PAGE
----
Getting started with debriefing for meaningful learning

Kristina Thomas Dreifuerst

Research output: Contribution to journalArticlepeer-review

66 Scopus citations


Debriefing for Meaningful Learning© (DML) is a method of debriefing that can be used in simulation environments and other clinical settings to foster student's reflective thinking and learning. It has been used successfully with prelicensure nursing students, graduate nursing students, and interdisciplinary health care students throughout the nursing curriculum with positive learning outcomes. This method can be challenging to learn because it uses Socratic questioning and principles of active learning to uncover thinking associated with actions, but once learned, DML can be a model for reflective thinking that students can use to develop clinical reasoning and become reflective practitioners. Moreover, DML challenges taken-for-granted assumptions in an iterative yet consistent process of group dialog that students can use long into their practice. This article describes how faculty can get started using DML and demonstrates the iterative process of the method with examples from simulation debriefing.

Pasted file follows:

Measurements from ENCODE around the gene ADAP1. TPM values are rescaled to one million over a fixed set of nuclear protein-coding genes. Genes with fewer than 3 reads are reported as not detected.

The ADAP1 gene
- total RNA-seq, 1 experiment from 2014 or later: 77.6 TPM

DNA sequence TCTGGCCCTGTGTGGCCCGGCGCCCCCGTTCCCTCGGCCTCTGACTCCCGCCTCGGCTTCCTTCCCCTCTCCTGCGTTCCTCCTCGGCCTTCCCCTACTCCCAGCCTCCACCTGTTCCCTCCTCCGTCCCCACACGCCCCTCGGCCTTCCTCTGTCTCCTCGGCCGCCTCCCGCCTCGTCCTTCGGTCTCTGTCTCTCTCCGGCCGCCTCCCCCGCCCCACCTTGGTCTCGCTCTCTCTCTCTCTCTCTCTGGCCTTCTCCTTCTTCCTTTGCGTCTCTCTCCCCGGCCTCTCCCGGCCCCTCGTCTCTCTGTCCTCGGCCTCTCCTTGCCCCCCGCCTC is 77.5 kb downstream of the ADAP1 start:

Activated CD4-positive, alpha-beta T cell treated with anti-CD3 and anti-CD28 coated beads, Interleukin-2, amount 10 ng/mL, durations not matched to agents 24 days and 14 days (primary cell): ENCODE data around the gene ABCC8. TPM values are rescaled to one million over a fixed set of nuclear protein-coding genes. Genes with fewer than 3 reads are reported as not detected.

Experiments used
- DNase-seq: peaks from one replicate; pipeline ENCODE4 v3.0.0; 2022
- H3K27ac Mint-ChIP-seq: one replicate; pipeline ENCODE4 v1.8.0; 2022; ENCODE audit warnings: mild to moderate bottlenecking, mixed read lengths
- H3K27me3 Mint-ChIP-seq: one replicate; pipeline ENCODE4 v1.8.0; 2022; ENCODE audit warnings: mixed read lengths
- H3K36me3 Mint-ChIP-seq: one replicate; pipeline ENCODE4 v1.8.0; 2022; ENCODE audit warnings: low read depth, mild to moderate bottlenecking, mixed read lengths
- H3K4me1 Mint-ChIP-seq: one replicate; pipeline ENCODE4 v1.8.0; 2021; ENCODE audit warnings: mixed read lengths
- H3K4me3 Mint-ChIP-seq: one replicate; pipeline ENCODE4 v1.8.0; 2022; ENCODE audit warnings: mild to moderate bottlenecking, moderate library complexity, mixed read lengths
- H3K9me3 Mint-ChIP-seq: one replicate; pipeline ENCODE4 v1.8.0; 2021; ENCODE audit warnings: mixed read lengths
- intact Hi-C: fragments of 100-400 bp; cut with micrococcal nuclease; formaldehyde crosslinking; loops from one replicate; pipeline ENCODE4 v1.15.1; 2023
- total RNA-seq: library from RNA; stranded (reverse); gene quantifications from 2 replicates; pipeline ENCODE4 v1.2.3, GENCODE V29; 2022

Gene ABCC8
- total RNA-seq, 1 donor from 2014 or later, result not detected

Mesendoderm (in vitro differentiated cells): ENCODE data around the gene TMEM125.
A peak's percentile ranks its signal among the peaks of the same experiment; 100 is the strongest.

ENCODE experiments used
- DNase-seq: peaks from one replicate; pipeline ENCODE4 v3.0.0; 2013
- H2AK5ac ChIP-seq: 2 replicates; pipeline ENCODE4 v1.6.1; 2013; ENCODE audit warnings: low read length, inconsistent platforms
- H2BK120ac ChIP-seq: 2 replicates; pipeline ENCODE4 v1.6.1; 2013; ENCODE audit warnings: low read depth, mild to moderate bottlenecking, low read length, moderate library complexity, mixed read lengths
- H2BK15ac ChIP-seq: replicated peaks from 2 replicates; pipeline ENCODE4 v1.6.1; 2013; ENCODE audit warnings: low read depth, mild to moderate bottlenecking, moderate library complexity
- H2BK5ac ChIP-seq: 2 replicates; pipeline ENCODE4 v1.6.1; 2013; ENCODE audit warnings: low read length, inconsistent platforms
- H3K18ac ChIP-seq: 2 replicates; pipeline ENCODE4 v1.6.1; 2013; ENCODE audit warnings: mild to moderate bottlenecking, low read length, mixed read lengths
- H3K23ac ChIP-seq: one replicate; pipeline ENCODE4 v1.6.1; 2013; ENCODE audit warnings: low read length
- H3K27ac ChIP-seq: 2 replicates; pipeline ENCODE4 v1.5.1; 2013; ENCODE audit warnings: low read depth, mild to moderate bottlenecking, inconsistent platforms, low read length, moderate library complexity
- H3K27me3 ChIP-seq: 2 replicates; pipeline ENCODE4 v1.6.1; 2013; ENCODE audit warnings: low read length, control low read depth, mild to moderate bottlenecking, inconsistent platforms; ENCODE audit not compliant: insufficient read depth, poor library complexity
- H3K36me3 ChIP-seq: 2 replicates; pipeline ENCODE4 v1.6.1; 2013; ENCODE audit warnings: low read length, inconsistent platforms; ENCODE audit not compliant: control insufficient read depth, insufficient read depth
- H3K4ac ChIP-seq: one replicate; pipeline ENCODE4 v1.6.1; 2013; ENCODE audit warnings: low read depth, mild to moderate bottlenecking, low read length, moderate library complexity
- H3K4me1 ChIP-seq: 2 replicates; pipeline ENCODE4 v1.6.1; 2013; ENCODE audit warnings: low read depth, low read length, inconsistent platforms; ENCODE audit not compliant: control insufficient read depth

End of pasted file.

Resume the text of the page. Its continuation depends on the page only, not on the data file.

Original languageEnglish (US)
Pages (from-to)268-275
Number of pages8
JournalClinical Simulation in Nursing
Issue number5
StatePublished - May 1 2015


  • Clinical reasoning
  • Debriefing
  • Reflection
  • Socratic questioning
  • Thinking like a nurse

ASJC Scopus subject areas

  • Education
  • Modeling and Simulation
  • Nursing (miscellaneous)

Fingerprint Dive into the research topics of 'Getting started with debriefing for meaningful learning'. Together they form a unique fingerprint.

Cite this